Sinn Féin’s attempts to “not just justify, but to celebrate” the actions of the IRA during the Troubles are ‘reprehensible,’ the Tánaiste has told The Pat Kenny Show.
Speaking at a special broadcast of the show celebrating Pat Kenny’s ten years at Newstalk, Micheál Martin doubled down on his insistence that Sinn Féin cannot ‘ride two horses’ when it comes to Northern Ireland’s violent past.
He played down suggestions his party could work with Mary Lou McDonald’s in the next Government – insisting Sinn Féin’s policies are ‘incompatible’ with Fianna Fáil’s.
He said Sinn Féin cannot demand justice for British State-sanctioned killings in the North, while at the same time, refusing to condemn the ‘heinous crimes’ carried out by the Provisional IRA.
“I think we need to take the gun out of Irish politics once and for all and the degree to which Sinn Féin closes up in respect of appalling atrocities committed by the Provisional IRA is unacceptable,” he said.
“But worse, the narrative that is increasingly emerging of endeavouring to, not just justify, but to celebrate this as some great war to secure freedom for people is, I think, reprehensible and I think is doing damage to relationships on these islands.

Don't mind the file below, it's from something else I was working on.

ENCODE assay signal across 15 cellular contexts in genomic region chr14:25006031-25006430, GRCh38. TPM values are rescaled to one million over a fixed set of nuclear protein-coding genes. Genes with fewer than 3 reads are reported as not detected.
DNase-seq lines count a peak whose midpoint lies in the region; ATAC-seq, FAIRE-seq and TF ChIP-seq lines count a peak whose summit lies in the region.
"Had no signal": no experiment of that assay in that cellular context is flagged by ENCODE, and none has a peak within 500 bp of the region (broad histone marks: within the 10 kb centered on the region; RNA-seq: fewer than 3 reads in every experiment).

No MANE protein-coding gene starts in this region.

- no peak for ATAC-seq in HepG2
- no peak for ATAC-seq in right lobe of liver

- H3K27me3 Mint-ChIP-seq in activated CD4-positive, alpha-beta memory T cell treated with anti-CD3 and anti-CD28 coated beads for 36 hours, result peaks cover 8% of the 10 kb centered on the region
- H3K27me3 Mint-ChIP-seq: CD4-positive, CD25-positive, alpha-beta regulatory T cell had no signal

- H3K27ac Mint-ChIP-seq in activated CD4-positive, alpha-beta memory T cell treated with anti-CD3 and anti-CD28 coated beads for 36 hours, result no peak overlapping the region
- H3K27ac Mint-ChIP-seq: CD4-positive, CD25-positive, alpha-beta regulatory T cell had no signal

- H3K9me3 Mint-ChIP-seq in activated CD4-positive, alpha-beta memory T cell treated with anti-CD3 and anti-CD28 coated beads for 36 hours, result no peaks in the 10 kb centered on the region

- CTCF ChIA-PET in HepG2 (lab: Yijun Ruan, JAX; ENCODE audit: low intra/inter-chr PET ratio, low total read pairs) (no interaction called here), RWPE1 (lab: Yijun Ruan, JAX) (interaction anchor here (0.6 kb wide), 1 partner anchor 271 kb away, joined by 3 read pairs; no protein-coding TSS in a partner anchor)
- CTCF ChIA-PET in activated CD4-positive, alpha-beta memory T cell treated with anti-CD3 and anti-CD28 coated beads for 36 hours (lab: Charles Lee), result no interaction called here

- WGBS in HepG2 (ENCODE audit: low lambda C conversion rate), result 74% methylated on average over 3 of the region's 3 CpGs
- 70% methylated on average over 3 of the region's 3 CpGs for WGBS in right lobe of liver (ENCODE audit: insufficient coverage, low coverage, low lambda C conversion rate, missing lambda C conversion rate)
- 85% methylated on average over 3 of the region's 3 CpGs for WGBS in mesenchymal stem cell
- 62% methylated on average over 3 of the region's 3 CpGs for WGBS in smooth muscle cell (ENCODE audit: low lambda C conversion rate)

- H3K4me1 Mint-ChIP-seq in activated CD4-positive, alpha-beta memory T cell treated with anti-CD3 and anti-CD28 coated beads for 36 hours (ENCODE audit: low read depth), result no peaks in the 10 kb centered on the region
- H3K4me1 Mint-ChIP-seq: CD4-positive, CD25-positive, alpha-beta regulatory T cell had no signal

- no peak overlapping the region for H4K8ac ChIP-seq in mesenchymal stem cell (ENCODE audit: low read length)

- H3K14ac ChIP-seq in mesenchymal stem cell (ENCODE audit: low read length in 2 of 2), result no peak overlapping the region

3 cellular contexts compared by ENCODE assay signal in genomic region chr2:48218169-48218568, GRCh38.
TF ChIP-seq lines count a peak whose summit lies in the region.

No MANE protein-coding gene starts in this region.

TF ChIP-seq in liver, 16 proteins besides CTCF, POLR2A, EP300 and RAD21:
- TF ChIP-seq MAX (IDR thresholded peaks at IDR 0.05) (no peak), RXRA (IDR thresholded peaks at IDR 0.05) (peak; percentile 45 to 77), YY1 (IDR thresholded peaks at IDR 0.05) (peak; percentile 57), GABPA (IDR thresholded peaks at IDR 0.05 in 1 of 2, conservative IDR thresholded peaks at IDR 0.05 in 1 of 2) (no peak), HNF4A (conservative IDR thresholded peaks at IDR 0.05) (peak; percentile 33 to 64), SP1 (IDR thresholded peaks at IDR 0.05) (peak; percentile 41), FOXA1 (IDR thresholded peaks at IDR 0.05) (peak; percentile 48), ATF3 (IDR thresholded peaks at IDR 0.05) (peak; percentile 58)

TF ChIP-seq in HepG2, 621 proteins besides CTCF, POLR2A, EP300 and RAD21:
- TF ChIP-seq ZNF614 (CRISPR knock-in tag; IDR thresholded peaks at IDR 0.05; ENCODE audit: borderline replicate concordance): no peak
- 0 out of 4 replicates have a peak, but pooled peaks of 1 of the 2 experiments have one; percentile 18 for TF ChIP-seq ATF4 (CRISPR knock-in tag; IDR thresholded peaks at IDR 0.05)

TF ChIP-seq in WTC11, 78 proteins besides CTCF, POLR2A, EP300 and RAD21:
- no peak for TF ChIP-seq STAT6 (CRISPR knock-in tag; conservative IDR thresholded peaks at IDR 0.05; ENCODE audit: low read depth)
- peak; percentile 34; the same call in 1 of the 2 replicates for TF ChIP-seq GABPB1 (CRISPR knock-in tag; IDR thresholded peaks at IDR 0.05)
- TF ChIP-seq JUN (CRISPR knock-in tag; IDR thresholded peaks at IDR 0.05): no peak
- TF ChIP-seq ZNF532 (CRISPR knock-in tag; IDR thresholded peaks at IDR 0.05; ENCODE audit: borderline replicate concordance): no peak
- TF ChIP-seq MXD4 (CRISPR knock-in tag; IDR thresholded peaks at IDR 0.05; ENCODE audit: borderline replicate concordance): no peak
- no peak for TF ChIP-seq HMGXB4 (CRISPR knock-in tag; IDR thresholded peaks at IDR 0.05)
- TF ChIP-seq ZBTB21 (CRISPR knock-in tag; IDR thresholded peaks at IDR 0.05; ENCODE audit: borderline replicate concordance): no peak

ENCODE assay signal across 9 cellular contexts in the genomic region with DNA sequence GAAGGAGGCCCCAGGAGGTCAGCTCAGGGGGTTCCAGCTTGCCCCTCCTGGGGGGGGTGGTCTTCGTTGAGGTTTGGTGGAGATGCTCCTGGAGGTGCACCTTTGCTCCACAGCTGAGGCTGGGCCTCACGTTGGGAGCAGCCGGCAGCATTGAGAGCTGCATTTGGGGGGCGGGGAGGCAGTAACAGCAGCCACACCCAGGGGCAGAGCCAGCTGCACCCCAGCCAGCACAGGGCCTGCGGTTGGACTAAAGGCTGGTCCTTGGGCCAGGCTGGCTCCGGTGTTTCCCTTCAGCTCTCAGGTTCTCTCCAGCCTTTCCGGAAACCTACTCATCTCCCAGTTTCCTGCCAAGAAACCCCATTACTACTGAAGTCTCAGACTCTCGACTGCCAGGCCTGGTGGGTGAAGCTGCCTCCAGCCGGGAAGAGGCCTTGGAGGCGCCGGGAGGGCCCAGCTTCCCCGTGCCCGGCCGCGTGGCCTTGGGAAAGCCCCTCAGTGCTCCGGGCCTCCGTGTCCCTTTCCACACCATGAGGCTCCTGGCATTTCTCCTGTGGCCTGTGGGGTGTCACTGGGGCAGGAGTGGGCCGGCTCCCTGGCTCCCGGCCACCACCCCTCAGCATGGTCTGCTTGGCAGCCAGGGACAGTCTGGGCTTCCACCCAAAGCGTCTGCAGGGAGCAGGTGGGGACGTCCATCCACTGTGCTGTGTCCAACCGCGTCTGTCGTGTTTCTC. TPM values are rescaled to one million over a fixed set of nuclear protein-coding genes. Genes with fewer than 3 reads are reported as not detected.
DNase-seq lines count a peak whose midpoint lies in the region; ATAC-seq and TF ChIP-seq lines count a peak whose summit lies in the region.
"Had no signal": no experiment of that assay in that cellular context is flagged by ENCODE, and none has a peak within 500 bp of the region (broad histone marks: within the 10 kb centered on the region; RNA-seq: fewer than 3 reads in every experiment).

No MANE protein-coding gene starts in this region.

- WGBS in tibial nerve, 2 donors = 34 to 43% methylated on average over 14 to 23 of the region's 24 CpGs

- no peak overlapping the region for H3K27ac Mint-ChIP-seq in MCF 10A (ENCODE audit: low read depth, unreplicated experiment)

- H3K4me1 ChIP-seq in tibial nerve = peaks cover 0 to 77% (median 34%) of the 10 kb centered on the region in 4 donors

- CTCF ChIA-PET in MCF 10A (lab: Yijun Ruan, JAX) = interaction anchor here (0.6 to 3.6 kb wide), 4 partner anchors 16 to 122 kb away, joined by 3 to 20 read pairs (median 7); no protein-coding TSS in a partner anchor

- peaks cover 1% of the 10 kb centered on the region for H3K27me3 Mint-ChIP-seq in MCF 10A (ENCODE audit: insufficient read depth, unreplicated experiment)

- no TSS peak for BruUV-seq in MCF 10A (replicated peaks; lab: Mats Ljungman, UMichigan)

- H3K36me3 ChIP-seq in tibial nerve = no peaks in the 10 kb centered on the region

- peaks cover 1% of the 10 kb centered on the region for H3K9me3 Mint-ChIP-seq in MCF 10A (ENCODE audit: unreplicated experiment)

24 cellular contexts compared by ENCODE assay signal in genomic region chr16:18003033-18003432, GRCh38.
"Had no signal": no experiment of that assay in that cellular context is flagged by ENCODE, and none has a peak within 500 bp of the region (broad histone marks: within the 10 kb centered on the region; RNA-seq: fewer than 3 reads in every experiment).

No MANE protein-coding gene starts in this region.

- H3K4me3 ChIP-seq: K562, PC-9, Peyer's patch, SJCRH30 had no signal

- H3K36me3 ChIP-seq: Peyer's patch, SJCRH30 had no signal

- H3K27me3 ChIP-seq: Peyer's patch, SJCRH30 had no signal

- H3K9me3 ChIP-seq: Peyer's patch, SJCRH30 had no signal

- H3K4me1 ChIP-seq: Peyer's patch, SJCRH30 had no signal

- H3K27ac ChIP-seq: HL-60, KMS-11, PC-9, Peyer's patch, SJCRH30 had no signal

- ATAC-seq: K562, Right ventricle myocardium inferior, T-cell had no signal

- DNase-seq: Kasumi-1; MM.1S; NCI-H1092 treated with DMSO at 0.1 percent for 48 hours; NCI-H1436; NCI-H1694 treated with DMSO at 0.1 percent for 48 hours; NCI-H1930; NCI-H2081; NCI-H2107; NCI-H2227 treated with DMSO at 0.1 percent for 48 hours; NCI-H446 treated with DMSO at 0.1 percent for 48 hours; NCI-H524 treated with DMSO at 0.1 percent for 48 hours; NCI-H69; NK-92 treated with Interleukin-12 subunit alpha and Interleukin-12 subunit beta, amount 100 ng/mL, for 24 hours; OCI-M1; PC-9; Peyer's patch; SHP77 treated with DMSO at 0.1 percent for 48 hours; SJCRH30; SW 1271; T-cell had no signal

“They need to have a real hard look at that, because I think there's an inconsistency in pursuing - correctly, in my view - legacy for very clear cases of wrongful killings and collusion and so on, but on the other hand, not owning up and not being responsible for the most heinous of crimes against civilians, and against many other people.”
He said he expects the upcoming report from the Kenova Inquiry to “reveal the sordid nature of how that entire Provisional IRA campaign ended up.”
“There needs to be a moment of truth there because I think younger generations need to know that violence is not something that should be readily considered or celebrated or that there should be any degree of triumphalism around or indeed justification of, when clearly, justification in and around what happened so many people in Northern Ireland, who were the victims of appalling bombings and murder and so on [is not acceptable],” he said.
Asked if he was ruling out entering government with Sinn Féin, he said: “I’ve been very clear that I don't believe our policies are compatible and I do believe that issue that we've just discussed is a fundamental issue that Sinn Féin needs to address”.
Minister Martin said there are “very fundamental differences” between the two parties when it comes to the economy, the European Union and foreign policy.
He went on to insist that the Government has “performed well” in the face of numerous crises, including COVID-19, the war in Ukraine and the inflation crisis.
You can listen back here: